Monday, January 13, 2014

Crispy Fried Onions:

Or Whatever They're Called

If you search for fried onions online, a bunch of recipes come up with different names. After sifting through several of them, I came to the realization that they are essentially all the same thing. Fried onions, crispy fried onions, french fried onions, onion strings, deep fried onions......and the list goes on. Call them what you will. I call them delicious.   

The great thing about these little delights is that they can be used for a number of different things. You can use them to top a green bean casserole, on top of a wedge salad, or just to eat all by themselves with some ranch dressing or ketchup. 

My inspiration for wanting to make these came rather recently. Lately, I've been on about this wedge salad I had that I fell in love with. But I've made these to go as a side with a nice fresh veggie sandwich. I love a good cold and crisp veggie sandwich on toasted bread. Think BLT without the B. But instead maybe some avocado and cucumber. Put that on a plate with some of these and you, my friend, are good to go!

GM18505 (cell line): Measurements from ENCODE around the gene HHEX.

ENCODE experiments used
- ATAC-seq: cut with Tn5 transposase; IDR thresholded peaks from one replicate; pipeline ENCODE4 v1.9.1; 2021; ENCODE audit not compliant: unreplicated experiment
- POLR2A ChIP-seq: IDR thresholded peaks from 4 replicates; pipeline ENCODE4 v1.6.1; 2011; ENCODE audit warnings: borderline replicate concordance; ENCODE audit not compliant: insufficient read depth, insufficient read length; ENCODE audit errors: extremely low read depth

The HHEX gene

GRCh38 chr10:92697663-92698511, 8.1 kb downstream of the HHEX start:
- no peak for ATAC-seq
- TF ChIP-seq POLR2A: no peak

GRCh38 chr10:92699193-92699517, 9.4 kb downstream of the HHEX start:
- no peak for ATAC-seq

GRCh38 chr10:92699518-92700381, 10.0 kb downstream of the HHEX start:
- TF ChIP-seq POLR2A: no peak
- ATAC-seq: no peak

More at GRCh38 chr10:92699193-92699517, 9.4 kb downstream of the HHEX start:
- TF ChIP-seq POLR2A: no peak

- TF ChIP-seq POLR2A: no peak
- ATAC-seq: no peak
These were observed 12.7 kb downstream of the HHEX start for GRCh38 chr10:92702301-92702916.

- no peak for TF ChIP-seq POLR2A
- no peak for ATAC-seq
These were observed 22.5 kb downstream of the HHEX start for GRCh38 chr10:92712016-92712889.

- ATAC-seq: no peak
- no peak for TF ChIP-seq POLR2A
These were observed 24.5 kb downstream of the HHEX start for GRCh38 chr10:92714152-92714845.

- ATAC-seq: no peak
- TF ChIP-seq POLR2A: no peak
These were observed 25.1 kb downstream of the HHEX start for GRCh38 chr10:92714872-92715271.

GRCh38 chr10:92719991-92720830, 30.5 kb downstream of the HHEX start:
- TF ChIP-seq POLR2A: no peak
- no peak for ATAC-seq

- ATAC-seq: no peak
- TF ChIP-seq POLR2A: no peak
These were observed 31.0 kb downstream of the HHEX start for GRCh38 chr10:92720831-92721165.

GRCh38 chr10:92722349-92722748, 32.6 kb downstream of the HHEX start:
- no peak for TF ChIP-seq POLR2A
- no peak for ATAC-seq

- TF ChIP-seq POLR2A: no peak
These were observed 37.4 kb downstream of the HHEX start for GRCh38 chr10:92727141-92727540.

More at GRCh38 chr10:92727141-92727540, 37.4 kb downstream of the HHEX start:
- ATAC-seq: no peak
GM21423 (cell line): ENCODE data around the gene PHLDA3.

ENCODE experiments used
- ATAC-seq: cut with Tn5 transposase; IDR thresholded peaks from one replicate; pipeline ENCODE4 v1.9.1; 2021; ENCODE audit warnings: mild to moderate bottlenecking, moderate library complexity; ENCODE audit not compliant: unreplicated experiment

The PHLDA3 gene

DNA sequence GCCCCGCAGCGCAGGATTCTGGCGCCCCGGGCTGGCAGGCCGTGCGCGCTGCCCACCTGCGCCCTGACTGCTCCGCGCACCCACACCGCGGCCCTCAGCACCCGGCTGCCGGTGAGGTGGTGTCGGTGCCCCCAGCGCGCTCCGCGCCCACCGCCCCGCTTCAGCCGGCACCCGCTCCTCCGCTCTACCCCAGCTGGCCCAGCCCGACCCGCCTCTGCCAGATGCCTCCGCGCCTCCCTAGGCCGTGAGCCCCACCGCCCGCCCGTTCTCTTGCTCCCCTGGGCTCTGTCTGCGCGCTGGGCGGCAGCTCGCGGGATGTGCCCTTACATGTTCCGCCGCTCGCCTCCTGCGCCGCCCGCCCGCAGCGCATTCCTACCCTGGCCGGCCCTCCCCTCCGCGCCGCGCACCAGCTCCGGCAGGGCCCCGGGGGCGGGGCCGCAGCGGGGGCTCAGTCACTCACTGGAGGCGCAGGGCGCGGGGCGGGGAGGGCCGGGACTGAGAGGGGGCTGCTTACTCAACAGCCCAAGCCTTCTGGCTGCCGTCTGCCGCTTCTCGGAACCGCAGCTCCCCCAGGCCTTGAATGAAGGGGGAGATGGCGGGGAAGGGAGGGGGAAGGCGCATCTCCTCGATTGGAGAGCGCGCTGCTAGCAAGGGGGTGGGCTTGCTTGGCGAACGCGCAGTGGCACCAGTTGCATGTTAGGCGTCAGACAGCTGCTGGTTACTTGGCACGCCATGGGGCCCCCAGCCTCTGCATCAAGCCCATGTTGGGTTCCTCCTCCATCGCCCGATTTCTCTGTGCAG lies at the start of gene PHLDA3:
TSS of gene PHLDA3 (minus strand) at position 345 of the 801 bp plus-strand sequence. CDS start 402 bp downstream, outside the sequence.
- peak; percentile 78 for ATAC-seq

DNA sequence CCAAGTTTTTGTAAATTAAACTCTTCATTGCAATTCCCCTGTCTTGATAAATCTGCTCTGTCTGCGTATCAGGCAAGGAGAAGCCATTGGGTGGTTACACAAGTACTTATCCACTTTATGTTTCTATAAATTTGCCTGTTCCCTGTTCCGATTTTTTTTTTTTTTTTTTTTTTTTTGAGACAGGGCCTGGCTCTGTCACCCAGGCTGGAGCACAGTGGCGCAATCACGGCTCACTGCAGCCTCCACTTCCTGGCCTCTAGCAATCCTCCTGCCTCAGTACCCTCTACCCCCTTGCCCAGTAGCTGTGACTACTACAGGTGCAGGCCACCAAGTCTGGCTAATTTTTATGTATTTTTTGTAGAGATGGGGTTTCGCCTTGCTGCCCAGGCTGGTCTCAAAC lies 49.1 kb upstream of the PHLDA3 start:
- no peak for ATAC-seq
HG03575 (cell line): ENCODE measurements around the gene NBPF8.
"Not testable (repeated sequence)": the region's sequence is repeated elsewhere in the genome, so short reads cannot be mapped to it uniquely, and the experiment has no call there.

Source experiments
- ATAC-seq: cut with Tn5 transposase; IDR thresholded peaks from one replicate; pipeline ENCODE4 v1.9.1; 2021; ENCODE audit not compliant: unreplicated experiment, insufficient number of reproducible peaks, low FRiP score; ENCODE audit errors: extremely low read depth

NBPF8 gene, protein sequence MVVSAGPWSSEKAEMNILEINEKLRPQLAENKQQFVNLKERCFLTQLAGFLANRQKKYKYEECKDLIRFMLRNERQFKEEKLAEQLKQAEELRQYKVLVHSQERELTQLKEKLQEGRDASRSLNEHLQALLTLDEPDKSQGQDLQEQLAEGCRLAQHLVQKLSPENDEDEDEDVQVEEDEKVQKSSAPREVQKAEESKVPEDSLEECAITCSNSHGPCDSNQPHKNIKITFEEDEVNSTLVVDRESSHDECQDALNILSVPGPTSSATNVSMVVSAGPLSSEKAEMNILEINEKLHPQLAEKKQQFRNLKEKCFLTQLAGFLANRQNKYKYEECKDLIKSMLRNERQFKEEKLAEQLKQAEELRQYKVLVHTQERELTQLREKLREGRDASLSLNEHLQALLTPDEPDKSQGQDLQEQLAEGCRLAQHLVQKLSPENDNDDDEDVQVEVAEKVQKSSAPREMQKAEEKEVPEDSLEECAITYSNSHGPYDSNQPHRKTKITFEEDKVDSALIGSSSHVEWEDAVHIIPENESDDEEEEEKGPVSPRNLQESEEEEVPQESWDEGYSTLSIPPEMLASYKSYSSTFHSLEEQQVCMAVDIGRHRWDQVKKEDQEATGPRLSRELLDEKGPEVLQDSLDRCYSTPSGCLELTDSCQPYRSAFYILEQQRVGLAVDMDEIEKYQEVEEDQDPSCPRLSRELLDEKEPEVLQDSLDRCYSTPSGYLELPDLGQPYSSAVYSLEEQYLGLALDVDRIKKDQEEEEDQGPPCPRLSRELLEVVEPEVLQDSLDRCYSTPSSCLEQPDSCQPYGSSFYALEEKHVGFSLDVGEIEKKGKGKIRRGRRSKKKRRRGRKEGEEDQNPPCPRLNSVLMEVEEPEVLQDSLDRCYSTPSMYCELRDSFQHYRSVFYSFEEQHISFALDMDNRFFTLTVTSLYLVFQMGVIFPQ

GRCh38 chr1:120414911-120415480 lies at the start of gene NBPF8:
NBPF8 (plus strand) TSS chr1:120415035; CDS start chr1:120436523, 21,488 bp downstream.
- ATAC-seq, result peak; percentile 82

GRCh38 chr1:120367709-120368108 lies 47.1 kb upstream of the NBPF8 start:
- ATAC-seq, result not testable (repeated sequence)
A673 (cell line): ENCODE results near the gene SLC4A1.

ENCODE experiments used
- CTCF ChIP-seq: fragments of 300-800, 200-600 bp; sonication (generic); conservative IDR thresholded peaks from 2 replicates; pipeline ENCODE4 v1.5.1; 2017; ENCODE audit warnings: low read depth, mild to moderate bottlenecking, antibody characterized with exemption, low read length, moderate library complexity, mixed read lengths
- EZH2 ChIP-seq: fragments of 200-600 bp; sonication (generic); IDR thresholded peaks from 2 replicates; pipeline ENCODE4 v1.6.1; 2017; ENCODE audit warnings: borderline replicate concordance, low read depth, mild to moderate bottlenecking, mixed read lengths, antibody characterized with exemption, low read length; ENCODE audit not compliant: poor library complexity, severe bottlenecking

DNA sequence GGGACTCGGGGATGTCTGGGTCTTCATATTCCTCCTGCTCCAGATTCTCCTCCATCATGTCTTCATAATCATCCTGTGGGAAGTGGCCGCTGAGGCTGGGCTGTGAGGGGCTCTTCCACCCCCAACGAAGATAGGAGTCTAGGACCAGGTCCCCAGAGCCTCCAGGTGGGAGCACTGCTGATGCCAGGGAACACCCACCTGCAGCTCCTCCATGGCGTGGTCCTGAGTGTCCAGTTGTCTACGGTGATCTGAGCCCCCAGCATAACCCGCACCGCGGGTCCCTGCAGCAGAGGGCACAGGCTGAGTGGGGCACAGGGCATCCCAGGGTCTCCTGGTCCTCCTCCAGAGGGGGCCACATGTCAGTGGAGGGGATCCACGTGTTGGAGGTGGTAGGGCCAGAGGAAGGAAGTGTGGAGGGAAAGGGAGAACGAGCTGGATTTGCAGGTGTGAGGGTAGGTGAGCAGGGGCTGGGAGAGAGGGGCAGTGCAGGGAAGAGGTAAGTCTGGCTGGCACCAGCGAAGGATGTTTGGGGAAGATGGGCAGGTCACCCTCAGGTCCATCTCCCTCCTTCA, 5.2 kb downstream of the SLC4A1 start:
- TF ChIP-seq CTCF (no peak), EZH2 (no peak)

This recipe is basically the same as this one but with some minor changes. It comes The Pioneer Woman. I dig her recipes. 

Crispy Fried Onions


  • 1 white or yellow onion
  • 1-2 cups buttermilk
  • 1 1/2 cups all purpose flour
  • 1 Tbsp salt
  • 1/2 tsp black pepper
  • 1/2 tsp ground cayenne pepper
  • 1 quart peanut oil (or other veggie oil, I just prefer peanut oil)


    1. Peel and slice the onion into 1/4 inch rings. 

    2. Place onion rings into a bowl and cover with buttermilk. Let set in the butter milk for 1 hour.

    3. In another bowl, add the flour, salt, black pepper, and cayenne pepper. Stir with a fork to combine. 

    4. In a pot, add the oil and, using a candy thermometer, bring to a temperature of 375°. Be careful not to go much higher than that. You'll burn your oil and burn your onions. 

    5. Working in batches, use tongs to pull some of the onion rings (about 1/4 of them) from the buttermilk and shake off the excess buttermilk. Add them to the flour mixture and coat. Shake off the excess flour and drop them into your oil. Use your tongs to move the rings around in the oil to keep them from sticking together. 

    6. Once golden brown, remove from the oil and place on a paper towel lined plate to drain excess oil. Continue with your remaining batches. 

    Servings: Depends on your use. As a side, serves 2. If topping salads, serves 10.   

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